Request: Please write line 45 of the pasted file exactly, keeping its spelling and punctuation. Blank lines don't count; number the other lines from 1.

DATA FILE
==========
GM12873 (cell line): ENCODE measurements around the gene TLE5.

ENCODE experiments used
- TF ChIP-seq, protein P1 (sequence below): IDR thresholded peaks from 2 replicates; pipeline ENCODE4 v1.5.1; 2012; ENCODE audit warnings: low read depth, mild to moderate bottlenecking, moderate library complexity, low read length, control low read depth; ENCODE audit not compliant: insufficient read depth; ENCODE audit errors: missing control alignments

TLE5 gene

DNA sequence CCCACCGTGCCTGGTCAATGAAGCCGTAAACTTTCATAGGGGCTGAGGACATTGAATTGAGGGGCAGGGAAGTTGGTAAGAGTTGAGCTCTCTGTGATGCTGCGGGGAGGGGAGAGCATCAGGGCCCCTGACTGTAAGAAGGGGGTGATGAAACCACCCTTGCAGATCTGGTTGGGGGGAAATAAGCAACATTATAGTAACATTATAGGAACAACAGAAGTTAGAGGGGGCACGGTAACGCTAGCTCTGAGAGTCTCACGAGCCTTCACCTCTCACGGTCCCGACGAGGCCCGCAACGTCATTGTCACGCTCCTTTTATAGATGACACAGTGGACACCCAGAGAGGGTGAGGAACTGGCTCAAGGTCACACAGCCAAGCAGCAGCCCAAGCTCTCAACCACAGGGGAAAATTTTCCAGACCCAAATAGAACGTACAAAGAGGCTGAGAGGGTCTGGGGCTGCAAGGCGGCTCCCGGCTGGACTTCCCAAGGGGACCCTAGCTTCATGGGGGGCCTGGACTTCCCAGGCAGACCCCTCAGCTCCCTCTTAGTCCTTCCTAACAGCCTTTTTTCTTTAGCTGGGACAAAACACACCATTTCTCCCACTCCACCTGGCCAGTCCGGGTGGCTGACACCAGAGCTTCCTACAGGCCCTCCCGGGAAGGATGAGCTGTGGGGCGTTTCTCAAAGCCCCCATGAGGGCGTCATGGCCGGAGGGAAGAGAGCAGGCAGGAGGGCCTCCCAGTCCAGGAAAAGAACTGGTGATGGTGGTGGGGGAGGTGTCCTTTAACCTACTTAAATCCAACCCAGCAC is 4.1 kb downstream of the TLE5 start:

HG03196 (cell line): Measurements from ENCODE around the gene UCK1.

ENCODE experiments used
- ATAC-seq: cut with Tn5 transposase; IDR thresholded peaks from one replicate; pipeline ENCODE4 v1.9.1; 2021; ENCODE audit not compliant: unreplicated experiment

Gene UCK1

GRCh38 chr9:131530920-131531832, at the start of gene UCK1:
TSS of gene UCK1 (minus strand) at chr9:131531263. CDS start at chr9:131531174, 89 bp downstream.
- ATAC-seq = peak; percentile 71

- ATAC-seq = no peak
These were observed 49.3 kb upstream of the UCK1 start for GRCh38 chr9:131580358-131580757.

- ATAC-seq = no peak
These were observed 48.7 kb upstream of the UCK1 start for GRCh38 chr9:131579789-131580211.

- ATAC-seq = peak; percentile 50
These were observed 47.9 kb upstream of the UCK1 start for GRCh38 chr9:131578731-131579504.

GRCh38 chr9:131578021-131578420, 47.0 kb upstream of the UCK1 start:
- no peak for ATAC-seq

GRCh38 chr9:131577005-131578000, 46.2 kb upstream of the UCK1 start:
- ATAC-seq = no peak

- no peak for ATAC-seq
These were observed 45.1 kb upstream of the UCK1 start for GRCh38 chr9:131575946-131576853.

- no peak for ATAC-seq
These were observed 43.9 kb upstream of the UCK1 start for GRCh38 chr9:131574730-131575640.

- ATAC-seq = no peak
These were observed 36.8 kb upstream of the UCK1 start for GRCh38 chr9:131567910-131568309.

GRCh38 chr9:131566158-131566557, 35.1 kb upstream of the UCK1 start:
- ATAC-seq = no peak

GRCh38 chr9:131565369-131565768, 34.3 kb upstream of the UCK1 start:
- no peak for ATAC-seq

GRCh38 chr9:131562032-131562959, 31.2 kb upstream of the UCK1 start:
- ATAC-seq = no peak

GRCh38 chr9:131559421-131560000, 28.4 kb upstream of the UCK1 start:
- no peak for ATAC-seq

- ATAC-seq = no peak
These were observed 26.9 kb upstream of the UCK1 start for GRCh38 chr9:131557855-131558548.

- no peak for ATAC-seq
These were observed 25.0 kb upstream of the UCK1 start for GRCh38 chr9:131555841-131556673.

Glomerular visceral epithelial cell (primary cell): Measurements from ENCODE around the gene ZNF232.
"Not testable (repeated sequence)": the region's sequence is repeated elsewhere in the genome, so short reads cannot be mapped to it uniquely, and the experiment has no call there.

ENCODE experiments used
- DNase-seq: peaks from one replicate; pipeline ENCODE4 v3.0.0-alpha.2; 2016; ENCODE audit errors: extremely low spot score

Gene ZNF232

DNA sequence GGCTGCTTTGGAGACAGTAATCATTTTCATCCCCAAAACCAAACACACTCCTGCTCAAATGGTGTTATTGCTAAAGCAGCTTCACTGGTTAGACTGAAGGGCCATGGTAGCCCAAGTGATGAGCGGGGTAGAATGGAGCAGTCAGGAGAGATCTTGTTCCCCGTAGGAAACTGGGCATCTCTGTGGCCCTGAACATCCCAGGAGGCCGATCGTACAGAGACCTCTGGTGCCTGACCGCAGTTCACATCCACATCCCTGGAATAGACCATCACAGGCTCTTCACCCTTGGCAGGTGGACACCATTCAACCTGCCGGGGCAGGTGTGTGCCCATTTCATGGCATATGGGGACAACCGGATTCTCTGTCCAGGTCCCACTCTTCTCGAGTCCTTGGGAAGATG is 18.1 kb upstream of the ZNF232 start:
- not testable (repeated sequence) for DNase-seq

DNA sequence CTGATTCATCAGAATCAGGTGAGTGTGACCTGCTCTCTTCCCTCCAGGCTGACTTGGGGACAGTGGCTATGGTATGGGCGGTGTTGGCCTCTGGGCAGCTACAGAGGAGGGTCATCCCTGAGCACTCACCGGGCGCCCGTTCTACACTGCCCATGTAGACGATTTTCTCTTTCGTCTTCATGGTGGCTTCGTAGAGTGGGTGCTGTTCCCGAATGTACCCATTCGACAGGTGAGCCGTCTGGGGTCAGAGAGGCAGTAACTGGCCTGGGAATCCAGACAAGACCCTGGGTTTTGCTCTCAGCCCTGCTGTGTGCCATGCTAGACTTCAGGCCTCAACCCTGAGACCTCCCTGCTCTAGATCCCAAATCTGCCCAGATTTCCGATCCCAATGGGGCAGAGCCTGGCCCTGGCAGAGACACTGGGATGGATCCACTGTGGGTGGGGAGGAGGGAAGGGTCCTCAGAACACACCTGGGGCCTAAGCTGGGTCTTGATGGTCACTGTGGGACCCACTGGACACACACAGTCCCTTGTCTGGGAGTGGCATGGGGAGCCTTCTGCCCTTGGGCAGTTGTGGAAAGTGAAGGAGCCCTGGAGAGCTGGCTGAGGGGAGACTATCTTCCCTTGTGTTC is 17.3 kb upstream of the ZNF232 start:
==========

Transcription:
Gene ZNF232